Evaluating Structural Controls on the Formation and Properties of Carboniferous Carbonate Reservoirs in the Northern Midcontinent, U.S.A.
Published:January 01, 2008
W. Lynn Watney, Evan K. Franseen, Alan P. Byrnes, Susan E. Nissen, 2008. "Evaluating Structural Controls on the Formation and Properties of Carboniferous Carbonate Reservoirs in the Northern Midcontinent, U.S.A.", Controls on Carbonate Platform and Reef Development, Jeff Lukasik, J.A. (Toni) Simo
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During the Carboniferous a carbonate shelf covered areas of the central U.S, including Kansas, with the outer shelf and shelf margin intermittently extending through southern Kansas and northern Oklahoma. The regional setting resulted in deposition of relatively laterally continuous carbonate and siliciclastic facies belts. Areally sparse subsurface well data and surface exposures have led to the interpretation that most structures on the craton are simply shallow draped anticlines and associated synclines primarily reflecting general aspects of regional structure and depositional and erosional heterogeneity. Models that assume a broad continuous shelf relegate local structure to being minor or non-existent. However, our recent examination of subsurface data, 3-D seismic, and rock properties for oil fields from the Middle Mississippian shelf margin, Middle Pennsylvanian mid-shelf, and Late Pennsylvanian lower shelf indicate that regional- and kilometer-scale structures (e.g., faults, fractures, lineaments) segmented the shelf and shelf-margin areas in Kansas, primarily along Precambrian structures that were reactivated throughout the Phanerozoic. Movement on faults resulted in segmentation expressed as rhombic-shaped structural blocks (1-10s km) with subtle variations in relief (generally meter to ~ 70 m) and slope (near zero to upwards of 2-3 m/km). Regional, down-to-basin block faulting produced linear shelf edges and segmentation of the ramp and shelf profile repeatedly during the Carboniferous. The association of stratal packages and rock properties with structural elements argues that structure exerted continued, but episodic, influence and affected sediment accommodation, depositional patterns, paleotopography, weathering intensity, diagenesis, and later fluid movement, including hydrocarbon emplacement. Results from our study of the “stable” shelf carbonates of the Midcontinent indicate that tectonic events may have had far-reaching effects and caused structural deformation in the interiors of cratons. Sedimentologic and stratigraphic analyses in such settings can benefit by evaluating the possible influence of subtle faulting and fault reactivation on depositional and diagenetic patterns that can significantly influence rock properties and reservoir development.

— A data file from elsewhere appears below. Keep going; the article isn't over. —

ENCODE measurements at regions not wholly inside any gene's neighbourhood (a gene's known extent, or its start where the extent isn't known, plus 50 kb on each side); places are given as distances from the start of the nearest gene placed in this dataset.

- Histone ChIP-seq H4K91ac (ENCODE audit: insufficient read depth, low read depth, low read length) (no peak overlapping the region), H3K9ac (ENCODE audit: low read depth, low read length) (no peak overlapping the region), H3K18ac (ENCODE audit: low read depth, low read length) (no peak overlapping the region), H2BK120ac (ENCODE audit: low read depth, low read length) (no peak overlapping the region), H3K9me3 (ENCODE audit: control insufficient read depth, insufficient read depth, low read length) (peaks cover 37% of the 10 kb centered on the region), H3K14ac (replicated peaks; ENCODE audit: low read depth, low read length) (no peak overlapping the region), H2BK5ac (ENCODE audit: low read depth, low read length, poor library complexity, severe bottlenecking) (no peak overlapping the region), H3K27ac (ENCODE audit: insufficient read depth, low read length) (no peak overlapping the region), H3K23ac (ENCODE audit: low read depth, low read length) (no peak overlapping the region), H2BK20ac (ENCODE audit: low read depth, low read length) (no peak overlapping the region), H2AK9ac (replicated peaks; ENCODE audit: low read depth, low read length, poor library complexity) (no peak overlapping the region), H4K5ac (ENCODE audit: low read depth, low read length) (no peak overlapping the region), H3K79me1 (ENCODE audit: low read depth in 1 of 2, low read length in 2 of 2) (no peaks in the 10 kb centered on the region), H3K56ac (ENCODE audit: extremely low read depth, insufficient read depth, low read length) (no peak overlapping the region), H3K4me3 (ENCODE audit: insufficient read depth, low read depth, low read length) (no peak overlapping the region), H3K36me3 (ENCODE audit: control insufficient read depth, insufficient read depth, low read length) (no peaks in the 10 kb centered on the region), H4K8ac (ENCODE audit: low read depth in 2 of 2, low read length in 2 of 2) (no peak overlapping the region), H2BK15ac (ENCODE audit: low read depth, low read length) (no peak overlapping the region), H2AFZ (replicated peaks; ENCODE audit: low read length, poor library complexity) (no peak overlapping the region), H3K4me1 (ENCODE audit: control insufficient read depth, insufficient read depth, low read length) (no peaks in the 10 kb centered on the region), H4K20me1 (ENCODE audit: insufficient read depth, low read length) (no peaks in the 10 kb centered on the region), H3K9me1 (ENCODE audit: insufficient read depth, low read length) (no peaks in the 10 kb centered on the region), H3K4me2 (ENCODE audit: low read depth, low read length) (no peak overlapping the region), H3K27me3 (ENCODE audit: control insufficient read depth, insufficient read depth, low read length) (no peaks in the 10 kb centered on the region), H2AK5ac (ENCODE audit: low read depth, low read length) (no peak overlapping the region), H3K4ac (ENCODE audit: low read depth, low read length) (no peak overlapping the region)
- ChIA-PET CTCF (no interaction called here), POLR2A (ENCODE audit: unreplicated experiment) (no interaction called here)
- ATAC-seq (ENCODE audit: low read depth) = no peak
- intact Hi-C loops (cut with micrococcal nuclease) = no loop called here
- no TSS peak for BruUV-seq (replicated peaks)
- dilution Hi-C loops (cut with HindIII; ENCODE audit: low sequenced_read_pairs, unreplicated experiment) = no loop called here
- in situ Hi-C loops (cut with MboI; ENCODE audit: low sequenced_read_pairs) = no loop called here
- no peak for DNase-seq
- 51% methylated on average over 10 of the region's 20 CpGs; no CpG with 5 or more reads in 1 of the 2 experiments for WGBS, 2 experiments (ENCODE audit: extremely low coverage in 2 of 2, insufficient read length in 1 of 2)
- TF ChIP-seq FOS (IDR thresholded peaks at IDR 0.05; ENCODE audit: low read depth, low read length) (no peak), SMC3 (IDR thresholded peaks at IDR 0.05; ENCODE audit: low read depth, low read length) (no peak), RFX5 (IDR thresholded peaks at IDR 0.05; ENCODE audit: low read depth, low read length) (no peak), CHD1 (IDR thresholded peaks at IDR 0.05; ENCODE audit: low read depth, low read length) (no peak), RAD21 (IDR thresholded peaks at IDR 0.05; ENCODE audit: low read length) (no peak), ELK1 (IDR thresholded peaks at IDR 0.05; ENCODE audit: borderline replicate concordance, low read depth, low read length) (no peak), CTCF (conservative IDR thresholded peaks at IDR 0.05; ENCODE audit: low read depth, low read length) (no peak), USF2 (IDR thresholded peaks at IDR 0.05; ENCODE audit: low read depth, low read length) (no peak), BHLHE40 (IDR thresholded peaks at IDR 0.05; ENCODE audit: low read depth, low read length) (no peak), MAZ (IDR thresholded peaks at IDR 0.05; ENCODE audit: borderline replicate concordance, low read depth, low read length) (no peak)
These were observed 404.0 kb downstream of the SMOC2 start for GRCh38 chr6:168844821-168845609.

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Controls on Carbonate Platform and Reef Development
Carbonate platforms and reefs emerge, grow and die in response to intrinsic and extrinsic mechanisms forced primarily by tectonics, oceanography, climate, ecology and eustasy. These mechanisms, or controls, create the physical, biological and chemical signals accountable for the myriad of carbonate depositional responses that, together, form the complex depositional systems present in the modern and ancient settings. If we are to fully comprehend these systems, it is critical to ascertain which controls ultimately govern the “life cycle” of carbonate platforms and reefs and understand how these signals are recorded and preserved. Deciphering which signals produce a dominant sedimentological response from the plethora of physical and biological information generated from superimposed regional to global-scale controls is critical to achieving this goal. With this understanding, it may be possible to extract common time- and space-independent depositional responses to specific mechanisms that may, ultimately, be used in a productive sense. Extensive research on a wide variety of carbonate platform and reefal systems in the past few decades has provided the foundation and understanding necessary to take carbonate research to a new level. With assistance from rapidly advancing computer software and an increasing use of cross-disciplinary integration, carbonate research is shifting from description and morphological analysis towards a science that is more focused on the assessment of process and genetic relationships. The aim of this special publication is to present a cross section of recent research that shows this evolution from a variety of perspectives and scales using examples distributed throughout the Phanerozoic.